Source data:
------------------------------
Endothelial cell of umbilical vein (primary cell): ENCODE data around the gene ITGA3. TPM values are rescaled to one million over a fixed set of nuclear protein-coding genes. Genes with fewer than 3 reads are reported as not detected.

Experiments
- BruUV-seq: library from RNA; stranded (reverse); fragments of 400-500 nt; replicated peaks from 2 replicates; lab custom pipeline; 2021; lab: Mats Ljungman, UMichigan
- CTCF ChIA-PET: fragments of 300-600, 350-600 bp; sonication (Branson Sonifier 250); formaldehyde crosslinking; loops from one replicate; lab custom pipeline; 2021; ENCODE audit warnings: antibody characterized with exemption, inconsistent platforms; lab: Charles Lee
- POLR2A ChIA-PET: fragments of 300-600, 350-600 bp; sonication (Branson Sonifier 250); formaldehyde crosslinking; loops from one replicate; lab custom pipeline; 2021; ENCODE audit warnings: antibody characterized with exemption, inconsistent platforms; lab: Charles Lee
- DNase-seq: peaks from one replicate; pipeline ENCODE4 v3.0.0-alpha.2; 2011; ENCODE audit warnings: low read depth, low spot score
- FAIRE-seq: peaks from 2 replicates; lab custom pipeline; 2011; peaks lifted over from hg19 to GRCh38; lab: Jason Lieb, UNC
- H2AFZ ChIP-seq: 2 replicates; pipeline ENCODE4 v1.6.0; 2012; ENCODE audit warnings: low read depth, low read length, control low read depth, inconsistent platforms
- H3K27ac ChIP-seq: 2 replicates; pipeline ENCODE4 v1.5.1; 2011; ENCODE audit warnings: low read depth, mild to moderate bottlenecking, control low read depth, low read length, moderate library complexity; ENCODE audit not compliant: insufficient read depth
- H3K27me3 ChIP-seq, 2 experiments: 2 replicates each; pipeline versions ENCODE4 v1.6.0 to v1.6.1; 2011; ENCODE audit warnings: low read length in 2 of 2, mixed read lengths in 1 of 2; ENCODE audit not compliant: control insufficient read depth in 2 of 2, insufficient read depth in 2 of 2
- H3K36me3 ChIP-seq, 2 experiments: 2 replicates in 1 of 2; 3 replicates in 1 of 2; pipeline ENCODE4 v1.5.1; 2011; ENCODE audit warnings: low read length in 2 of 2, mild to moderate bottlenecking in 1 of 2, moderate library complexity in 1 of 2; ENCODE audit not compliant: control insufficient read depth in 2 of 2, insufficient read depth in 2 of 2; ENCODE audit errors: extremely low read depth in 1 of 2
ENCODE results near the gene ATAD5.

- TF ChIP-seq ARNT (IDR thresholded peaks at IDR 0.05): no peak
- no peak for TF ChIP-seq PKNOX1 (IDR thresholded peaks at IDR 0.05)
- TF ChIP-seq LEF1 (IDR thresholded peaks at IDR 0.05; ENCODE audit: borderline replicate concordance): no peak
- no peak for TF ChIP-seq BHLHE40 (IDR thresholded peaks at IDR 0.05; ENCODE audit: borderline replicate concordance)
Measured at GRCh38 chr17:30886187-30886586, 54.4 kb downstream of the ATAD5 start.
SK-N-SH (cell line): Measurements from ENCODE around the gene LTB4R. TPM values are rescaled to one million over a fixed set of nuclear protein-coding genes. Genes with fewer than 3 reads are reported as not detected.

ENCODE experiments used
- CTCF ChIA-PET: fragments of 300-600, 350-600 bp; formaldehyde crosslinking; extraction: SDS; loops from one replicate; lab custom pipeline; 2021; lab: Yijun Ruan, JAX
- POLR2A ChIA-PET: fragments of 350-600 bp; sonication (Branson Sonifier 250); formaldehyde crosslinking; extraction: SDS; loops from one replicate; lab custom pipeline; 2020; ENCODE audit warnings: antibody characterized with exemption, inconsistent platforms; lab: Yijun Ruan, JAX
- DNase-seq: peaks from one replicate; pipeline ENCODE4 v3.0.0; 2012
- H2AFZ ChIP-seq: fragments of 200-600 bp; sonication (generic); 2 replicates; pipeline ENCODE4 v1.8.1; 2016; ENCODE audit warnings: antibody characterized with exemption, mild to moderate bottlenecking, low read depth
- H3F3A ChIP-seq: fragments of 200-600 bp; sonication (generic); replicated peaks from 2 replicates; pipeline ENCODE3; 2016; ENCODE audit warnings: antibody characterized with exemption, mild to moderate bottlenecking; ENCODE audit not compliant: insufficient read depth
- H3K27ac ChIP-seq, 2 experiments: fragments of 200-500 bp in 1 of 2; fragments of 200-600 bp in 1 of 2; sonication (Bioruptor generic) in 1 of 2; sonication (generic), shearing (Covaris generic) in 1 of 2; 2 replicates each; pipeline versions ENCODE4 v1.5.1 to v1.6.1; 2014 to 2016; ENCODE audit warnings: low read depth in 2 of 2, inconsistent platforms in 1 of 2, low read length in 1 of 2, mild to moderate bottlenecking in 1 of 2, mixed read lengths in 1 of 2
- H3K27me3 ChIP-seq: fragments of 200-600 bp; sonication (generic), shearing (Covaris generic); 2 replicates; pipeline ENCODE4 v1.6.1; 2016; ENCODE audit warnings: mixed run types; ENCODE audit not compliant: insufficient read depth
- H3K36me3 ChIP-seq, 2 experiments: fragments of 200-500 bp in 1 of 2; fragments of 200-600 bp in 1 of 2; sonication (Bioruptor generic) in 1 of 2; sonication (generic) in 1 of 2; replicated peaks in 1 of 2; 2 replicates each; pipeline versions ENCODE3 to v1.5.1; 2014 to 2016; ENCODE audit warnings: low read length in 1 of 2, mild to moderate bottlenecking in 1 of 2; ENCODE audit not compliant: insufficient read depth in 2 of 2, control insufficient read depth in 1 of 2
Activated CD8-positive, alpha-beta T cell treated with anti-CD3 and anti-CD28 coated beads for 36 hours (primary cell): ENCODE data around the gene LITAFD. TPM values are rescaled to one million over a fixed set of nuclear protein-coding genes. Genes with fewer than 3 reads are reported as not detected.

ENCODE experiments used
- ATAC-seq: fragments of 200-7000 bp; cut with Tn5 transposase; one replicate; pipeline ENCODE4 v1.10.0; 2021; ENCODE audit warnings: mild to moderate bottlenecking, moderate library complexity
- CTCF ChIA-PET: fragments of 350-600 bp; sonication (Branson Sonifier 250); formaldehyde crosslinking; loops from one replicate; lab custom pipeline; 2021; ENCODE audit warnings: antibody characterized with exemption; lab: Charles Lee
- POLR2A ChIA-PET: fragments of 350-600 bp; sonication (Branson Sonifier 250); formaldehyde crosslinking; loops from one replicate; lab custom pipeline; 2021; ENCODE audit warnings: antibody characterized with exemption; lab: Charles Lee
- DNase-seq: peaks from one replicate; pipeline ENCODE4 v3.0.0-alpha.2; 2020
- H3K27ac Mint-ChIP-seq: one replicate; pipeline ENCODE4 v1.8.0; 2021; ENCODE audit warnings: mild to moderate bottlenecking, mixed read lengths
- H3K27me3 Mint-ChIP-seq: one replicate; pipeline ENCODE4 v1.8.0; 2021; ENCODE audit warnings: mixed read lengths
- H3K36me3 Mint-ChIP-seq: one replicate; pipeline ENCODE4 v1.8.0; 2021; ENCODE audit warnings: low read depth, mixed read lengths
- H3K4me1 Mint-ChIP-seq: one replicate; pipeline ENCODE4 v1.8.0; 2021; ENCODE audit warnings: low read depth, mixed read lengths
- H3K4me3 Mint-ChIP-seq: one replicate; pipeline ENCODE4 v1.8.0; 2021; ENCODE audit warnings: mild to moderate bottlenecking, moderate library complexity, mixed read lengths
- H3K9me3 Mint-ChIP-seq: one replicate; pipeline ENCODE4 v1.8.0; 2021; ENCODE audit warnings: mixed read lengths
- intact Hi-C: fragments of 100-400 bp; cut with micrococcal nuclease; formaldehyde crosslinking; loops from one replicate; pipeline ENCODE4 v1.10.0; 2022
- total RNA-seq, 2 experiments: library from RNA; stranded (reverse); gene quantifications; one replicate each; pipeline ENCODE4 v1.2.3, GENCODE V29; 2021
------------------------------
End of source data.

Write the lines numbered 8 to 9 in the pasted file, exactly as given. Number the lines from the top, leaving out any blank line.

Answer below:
- H2AFZ ChIP-seq: 2 replicates; pipeline ENCODE4 v1.6.0; 2012; ENCODE audit warnings: low read depth, low read length, control low read depth, inconsistent platforms
- H3K27ac ChIP-seq: 2 replicates; pipeline ENCODE4 v1.5.1; 2011; ENCODE audit warnings: low read depth, mild to moderate bottlenecking, control low read depth, low read length, moderate library complexity; ENCODE audit not compliant: insufficient read depth